Avoid this storage revenue car crash – Plan for optionality
Published December 2016
In the race for early mover advantage, there’s a risk that storage developers fail to futureproof their business model, leaving them locked into a single revenue stack. Get your gameplan ready now.
Wow, energy storage is moving quickly. Everyone seems truly desperate to seize first mover advantage, motoring on at rapid pace.
It’s amazing. And also a little alarming – because in this great storage race, there’s a risk that crucial details are being overlooked.
Here’s what we’re finding: storage developers often hope to reset their revenue stacks partway through project life (or at least retain this as an option). But they may be trapped into making decisions during procurement and at financial close that prevent such revenue agility – sometimes without them even realising it.
Let us explain…
Revenue stack resets are core to the strategy of many storage developers
Our story begins with a linguistic observation. You see, there’s a term that’s quietly crept into the storage world’s lexicon: ‘revenue agility’. Here’s the Everoze definition:
Revenue agility: the ability to move quickly and easily between revenue streams.
Revenue agility can occur on multiple timescales – from minutes or half-hourly periods through to years. At the extreme end of the revenue agility spectrum is a full ‘revenue stack reset’. Again, a definition:
Revenue stack reset: a reboot to a storage project’s targeted revenue stack, resulting in substantial change to the storage unit’s operating profile.
For instance, a developer might say ‘if frequency response prices collapse in a few years’ time, we’ll reset our revenue stack to target DSO services instead’.
Language lesson over. Now here’s the important point: long-term revenue agility is normally a core feature of storage developers’ business plans. There are good reasons for this: contract lengths are short, and the relative economics of providing different services will likely flip given disruptive market developments and regulatory reform. The option of revenue stack resets helps mitigate against these external risks – as well as empowering owners to access new revenues that emerge in future.
The problem: decisions at financial close may prohibit revenue stack resets
The problem is, through our work as technical and commercial adviser, the Everoze team is becoming concerned that developers may be trapped into making decisions that constrain their ability to pursue revenue stack resets in future.
Here are three sample pitfalls:
- Failing to build optionality into site selection and design: In the procurement process, Employer’s Requirements drafted with just the initial revenue stack in mind – with limited consideration given to adopting low-cost measures which might facilitate the flexing of project energy-to-power ratios in future.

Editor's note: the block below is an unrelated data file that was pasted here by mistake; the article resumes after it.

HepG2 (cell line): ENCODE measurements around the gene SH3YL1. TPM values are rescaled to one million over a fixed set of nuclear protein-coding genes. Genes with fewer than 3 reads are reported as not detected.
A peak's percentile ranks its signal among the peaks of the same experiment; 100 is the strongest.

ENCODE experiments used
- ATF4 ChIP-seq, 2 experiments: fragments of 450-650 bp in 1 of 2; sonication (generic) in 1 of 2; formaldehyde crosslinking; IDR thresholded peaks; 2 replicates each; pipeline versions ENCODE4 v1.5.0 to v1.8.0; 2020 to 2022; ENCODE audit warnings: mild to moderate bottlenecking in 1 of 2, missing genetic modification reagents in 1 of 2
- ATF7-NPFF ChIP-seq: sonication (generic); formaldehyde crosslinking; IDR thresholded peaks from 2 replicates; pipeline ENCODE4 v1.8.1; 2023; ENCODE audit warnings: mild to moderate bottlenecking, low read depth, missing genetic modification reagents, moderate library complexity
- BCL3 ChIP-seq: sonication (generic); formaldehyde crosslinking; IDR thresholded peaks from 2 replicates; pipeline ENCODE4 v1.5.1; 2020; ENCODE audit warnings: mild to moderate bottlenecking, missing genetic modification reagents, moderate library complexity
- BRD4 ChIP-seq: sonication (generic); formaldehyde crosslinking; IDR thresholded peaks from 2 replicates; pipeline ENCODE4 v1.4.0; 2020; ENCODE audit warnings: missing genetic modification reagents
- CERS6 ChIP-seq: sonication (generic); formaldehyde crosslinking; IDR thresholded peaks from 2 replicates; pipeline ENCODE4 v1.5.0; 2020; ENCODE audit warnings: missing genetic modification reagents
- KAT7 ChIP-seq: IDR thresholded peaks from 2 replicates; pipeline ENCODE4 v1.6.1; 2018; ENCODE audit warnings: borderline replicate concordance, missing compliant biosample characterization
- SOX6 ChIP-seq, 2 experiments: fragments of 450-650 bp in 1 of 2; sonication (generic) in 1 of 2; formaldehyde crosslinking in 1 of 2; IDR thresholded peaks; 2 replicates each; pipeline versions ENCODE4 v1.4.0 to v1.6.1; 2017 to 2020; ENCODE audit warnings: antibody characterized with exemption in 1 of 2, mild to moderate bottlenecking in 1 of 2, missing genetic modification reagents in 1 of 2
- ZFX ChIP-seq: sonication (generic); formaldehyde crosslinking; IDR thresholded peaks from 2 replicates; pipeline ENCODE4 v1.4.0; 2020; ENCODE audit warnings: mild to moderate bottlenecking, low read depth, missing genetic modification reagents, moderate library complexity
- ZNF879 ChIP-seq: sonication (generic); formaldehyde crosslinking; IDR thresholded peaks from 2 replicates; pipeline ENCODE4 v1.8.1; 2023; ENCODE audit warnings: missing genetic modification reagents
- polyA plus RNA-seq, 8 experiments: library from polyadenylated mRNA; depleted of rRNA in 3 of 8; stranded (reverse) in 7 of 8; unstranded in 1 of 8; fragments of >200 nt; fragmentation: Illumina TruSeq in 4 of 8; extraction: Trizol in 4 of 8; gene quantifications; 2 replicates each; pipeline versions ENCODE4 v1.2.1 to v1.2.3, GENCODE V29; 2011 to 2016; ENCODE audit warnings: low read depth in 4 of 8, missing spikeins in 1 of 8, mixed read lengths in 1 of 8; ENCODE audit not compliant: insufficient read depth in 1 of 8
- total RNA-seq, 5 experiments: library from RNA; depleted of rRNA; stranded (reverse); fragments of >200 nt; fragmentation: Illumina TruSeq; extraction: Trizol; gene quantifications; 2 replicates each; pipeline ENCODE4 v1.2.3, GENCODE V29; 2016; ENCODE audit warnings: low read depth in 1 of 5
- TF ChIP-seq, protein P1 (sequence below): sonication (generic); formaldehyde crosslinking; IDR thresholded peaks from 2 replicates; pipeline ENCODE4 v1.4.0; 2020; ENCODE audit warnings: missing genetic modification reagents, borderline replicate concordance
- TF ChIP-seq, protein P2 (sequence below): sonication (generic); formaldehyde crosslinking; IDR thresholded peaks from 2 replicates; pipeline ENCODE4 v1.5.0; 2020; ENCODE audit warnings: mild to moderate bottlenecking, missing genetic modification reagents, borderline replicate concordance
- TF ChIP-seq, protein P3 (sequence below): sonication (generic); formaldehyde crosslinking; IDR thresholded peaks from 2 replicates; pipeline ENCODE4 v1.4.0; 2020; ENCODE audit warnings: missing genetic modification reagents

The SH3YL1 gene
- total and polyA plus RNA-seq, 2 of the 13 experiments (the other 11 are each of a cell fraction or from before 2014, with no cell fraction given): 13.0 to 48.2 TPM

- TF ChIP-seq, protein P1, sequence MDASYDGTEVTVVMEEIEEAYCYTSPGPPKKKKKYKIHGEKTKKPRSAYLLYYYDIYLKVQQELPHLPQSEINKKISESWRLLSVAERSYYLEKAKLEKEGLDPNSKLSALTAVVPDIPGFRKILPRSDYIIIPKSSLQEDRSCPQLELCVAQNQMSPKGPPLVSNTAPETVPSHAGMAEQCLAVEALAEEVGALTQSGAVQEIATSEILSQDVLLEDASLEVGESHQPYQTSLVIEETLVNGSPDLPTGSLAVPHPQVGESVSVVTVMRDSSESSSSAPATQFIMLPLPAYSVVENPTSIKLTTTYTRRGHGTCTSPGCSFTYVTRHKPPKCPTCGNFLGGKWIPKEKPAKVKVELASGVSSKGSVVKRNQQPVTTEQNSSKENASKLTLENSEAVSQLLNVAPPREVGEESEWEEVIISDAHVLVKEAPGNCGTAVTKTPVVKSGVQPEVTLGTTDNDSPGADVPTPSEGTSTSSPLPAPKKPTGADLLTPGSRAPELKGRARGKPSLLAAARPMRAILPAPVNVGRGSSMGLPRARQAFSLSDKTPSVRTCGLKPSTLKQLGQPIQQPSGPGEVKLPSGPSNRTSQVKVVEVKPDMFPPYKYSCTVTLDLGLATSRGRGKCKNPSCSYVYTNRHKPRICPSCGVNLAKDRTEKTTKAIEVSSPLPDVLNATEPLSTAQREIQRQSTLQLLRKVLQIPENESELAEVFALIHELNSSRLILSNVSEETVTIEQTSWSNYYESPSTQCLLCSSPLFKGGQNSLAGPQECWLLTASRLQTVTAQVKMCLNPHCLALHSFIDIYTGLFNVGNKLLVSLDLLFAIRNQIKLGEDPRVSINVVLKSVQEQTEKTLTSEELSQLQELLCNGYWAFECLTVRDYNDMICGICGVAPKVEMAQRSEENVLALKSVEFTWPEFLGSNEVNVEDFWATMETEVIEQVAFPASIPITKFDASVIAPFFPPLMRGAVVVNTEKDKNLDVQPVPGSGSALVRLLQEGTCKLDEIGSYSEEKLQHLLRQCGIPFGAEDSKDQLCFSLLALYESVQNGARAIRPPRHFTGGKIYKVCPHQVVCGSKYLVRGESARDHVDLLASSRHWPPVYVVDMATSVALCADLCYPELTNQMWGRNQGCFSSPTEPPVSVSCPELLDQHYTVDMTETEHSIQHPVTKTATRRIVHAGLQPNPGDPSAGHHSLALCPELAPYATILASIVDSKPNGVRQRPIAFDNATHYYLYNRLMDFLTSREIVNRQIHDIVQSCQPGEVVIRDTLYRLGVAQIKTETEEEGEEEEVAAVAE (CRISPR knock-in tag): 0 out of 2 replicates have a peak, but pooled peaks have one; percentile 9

- Restrictive warranty terms: Battery manufacturers offering warranties based on a specific (constrained) energy throughput – deviation from this in future could jeopardise your warranty.
- Unclear allocation of revenue upside/risk between multiple offtakers: For behind-the-meter projects in particular, revenue-sharing agreements written for a specific revenue stack – leading to one party being short-changed in the event of a reset.
The implications of this are severe. Without forward-planning, storage operators are locked into their initial revenue stack, even as the value associated with that stack is eroded.
Form your gameplan
So how do you avoid this lock-in blunder? It’s simple: you need a gameplan.
You’ll need your best people on the job – pulling together the brightest commercial, technical and legal minds. You’ll need the creative problem-solving types, not the ‘here’s a barrier’ type. And, although it’s depressingly hard to find a gender-balanced photo, this team may in fact include women (shock, horror).
Then task this killer team with scoping out the full breadth of services that your storage unit might realistically provide over its project life. Collectively explore how you can (cost-effectively) build optionality into both your site and contractual commitments. It’s all in the detail; from what we’re seeing, there’s no single ‘right’ futureproofing solution.
And if this strategizing means that you lose a month or two in the great storage race? Well, so be it. It beats a revenue car crash.
That’s our view – but as always we look forward to learning from your questions, comments and challenges. Happy gameplanning!